It’s not about what you did. It’s about what you’re going to do.
I’ve had plenty of opportunities to observe misinterpretations of agile practices, and retrospectives are near the top of that list. That’s too bad, because the retro is an essential tool for continuous improvement.
We’re big on mindset shifts here at Sketch, and we know that realizing the value of retrospectives, begins with thinking about them correctly. Specifically:
- Retros are not endpoints -- they are starting points
- Retros are not optional -- they are vital
- Retros are tools – not handcuffs
Retros Are Not Endpoints -- They Are Starting Points
Retrospectives are often mistakenly portrayed as the agile version of the “lessons learned” or “postmortem” meetings that cap off traditional projects. There are a couple of problems with that view.
First, when project teams are frequently assembled and disassembled around projects, “lessons learned” are likely to just get shunted into a folder, never to be seen or heard of again. And with team composition constantly in flux, there’s no real opportunity for learning.
Secondly, the very term “postmortem” is an indicator of the mindset that underlies that exercise: “Something has died. We’re going to look at it, but there’s nothing we can do now, so we’ll just move on.”
To be fair, even in an agile workflow visual – Scrum, for example – the retrospective typically shows up at the end of a repeating series of steps or ceremonies. And since “retrospect” does mean “to look back”, it’s not unreasonable for people to focus on looking back.
But retrospection is just part of an agile retrospective.
What has happened supplies the raw materials for agreement as to what will happen going forward. You can think of the past as the “why” for the future “what”. For example, one “Keep doing” outcome of a retrospective might be “We will always pair new team members with experienced team members (what), because pairing new team members with experienced team members has proven to speed knowledge transfer and technical upskilling (why).”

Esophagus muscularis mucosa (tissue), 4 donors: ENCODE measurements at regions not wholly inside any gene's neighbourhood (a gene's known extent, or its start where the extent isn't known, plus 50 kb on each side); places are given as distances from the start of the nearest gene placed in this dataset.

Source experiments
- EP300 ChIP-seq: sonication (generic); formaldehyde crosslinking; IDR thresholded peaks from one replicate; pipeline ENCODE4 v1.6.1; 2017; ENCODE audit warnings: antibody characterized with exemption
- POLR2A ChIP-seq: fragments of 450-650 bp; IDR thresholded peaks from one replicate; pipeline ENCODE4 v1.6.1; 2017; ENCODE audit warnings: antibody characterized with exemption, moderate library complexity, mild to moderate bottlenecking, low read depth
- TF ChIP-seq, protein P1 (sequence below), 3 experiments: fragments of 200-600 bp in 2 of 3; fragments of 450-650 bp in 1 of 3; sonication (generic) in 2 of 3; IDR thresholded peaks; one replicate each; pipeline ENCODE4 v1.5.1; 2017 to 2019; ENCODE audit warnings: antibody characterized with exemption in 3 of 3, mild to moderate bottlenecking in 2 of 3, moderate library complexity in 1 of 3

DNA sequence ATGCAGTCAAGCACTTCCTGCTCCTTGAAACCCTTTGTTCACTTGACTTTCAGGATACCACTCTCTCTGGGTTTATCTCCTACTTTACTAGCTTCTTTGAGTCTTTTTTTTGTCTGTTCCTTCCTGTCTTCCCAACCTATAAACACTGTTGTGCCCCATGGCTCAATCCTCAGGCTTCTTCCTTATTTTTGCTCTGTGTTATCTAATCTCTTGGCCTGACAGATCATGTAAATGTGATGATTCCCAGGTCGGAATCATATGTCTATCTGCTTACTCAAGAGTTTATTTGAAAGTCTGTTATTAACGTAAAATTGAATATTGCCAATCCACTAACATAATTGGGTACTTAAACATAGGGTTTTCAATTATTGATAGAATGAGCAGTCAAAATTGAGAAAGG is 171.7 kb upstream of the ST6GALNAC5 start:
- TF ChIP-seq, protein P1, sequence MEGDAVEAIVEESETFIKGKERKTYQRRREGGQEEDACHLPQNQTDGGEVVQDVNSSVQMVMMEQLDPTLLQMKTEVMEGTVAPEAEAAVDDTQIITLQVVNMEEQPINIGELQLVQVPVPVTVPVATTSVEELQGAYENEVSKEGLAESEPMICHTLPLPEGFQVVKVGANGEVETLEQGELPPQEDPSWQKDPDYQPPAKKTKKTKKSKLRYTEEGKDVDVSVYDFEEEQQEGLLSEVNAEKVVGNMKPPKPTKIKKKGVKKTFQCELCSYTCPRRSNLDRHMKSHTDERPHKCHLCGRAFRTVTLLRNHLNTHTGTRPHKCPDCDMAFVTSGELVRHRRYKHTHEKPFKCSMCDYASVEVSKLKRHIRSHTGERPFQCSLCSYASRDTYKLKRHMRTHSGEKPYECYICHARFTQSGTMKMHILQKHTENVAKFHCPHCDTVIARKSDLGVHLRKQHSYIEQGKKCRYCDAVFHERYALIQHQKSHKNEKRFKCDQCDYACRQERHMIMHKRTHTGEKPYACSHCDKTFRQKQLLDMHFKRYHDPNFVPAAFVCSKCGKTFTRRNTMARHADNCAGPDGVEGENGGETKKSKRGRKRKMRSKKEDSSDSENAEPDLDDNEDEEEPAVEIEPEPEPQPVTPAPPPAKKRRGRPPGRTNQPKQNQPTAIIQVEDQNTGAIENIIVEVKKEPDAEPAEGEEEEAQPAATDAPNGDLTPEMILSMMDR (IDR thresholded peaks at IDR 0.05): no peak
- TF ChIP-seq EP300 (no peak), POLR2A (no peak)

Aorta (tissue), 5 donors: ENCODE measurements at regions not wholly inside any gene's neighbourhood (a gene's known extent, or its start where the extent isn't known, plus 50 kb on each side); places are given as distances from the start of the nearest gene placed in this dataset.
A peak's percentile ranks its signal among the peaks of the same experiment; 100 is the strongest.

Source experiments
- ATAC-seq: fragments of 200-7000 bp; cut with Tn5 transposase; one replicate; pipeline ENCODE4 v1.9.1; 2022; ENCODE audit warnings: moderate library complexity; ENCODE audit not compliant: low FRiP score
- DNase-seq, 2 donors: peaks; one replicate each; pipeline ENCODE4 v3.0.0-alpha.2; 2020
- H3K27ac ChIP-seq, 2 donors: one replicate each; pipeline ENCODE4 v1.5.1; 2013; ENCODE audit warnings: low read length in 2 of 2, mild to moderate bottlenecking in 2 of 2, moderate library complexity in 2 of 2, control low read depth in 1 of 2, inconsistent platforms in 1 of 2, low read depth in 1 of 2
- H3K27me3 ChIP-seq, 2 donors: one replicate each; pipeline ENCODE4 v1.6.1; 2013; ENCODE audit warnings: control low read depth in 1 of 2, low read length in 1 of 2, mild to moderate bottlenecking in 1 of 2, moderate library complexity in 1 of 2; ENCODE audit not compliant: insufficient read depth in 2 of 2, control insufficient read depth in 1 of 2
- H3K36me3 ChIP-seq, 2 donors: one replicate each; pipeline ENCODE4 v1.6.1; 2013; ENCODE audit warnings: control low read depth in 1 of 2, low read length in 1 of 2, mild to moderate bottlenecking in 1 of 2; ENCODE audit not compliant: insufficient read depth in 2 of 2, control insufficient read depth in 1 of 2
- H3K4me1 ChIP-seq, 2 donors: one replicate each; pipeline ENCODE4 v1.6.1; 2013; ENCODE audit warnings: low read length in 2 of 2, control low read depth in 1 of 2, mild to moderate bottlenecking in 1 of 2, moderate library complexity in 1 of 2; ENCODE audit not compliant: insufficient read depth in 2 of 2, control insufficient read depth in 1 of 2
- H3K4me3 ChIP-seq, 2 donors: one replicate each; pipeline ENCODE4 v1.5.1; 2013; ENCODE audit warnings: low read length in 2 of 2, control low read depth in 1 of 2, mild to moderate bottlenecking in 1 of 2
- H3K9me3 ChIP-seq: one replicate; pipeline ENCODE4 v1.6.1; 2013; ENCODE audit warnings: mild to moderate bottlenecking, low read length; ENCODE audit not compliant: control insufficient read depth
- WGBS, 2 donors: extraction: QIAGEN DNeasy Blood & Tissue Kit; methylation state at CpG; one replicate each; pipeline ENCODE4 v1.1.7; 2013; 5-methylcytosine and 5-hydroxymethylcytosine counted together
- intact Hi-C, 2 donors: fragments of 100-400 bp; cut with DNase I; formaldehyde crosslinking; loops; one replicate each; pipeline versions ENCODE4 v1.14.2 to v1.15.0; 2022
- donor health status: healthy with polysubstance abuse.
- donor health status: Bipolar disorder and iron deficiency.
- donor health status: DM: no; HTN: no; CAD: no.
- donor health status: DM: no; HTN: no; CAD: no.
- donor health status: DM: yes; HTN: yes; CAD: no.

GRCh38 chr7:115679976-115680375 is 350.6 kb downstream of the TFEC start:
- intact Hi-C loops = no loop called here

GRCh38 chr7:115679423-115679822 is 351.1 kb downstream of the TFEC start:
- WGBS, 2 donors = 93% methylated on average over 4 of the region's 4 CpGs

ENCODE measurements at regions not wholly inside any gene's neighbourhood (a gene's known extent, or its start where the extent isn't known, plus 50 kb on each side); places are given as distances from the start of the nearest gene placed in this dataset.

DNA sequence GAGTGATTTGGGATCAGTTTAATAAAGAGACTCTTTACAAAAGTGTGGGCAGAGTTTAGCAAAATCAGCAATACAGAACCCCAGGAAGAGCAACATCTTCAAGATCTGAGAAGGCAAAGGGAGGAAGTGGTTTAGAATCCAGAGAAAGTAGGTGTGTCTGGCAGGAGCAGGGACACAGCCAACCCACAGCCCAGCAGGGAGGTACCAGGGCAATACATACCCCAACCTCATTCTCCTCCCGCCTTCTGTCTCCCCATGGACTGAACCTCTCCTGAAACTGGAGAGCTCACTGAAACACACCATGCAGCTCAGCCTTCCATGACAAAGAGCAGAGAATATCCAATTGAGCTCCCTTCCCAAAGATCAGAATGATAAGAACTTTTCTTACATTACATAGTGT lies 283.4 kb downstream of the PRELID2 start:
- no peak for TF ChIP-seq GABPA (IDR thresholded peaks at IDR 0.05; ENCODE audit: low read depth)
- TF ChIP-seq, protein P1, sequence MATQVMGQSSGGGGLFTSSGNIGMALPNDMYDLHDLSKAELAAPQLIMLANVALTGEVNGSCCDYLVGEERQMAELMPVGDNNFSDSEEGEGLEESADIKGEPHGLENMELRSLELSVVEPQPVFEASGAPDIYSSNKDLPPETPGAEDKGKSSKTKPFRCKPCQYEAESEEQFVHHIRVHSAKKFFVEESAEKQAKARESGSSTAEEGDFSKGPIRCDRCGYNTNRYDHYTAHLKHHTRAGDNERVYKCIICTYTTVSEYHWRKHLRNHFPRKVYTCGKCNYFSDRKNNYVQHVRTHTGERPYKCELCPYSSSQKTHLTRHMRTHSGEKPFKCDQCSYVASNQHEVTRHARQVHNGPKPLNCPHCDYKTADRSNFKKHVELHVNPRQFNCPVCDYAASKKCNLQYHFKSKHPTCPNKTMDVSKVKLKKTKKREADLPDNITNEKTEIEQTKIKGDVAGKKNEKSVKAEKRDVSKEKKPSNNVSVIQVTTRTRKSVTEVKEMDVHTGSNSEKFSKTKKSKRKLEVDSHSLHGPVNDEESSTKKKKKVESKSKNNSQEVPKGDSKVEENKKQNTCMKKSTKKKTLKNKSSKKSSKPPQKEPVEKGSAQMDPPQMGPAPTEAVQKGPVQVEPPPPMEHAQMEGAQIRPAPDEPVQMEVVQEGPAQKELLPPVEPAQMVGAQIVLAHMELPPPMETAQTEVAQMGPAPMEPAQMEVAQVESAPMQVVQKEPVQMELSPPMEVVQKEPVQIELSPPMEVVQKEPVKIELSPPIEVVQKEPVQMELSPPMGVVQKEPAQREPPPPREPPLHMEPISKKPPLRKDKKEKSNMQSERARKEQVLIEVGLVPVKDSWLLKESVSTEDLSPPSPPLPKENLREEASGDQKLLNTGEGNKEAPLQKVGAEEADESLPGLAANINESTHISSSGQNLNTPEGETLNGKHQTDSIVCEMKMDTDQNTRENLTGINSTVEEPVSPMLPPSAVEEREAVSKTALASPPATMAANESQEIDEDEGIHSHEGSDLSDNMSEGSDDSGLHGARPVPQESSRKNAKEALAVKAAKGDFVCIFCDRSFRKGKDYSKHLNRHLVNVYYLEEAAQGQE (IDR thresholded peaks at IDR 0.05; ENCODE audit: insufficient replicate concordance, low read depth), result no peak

The “what”/”why” relationship works the same way for things we will “start doing” and “stop doing”.
At its core, the retrospective is a conversation that helps us use the backdrop of the past to understand what we need to do to improve for the future. If you don’t come out of a retro committed to specific actions for getting better, you’ve only looked backward. And you won’t improve.
If any of this resonates, it probably means that you’ve at least taken the first step to valuable retros: you’re having them! Hopefully, you haven’t been taken in by the notion that retrospectives are optional.
Retros Are Not Optional -- They Are Vital
One of the biggest faux pas that I see is teams (and leaders) treating retrospectives as optional. In some organizations, that makes perfect sense: If all you ever do in a retro is mull over what’s already been done, it probably seems like a waste of time that would be better spent “working on something”.
“Optional” can also mean “only as needed.” As you might guess, “only as needed” usually means “something is on fire, and we need to try and fix it now.” That’s hardly the setting for thoughtful reflection and discussion.
Even if retrospectives remain cadenced on your calendar, a surefire way to know your retros aren’t valuable is if people aren’t showing up. Cancelling retros outright just wouldn’t be “agile” (one might think), so the middle ground often ends being to make retros optional. And since other meetings are just waiting in the weeds to pounce on any non-committed calendar time, optional retros soon become no retros.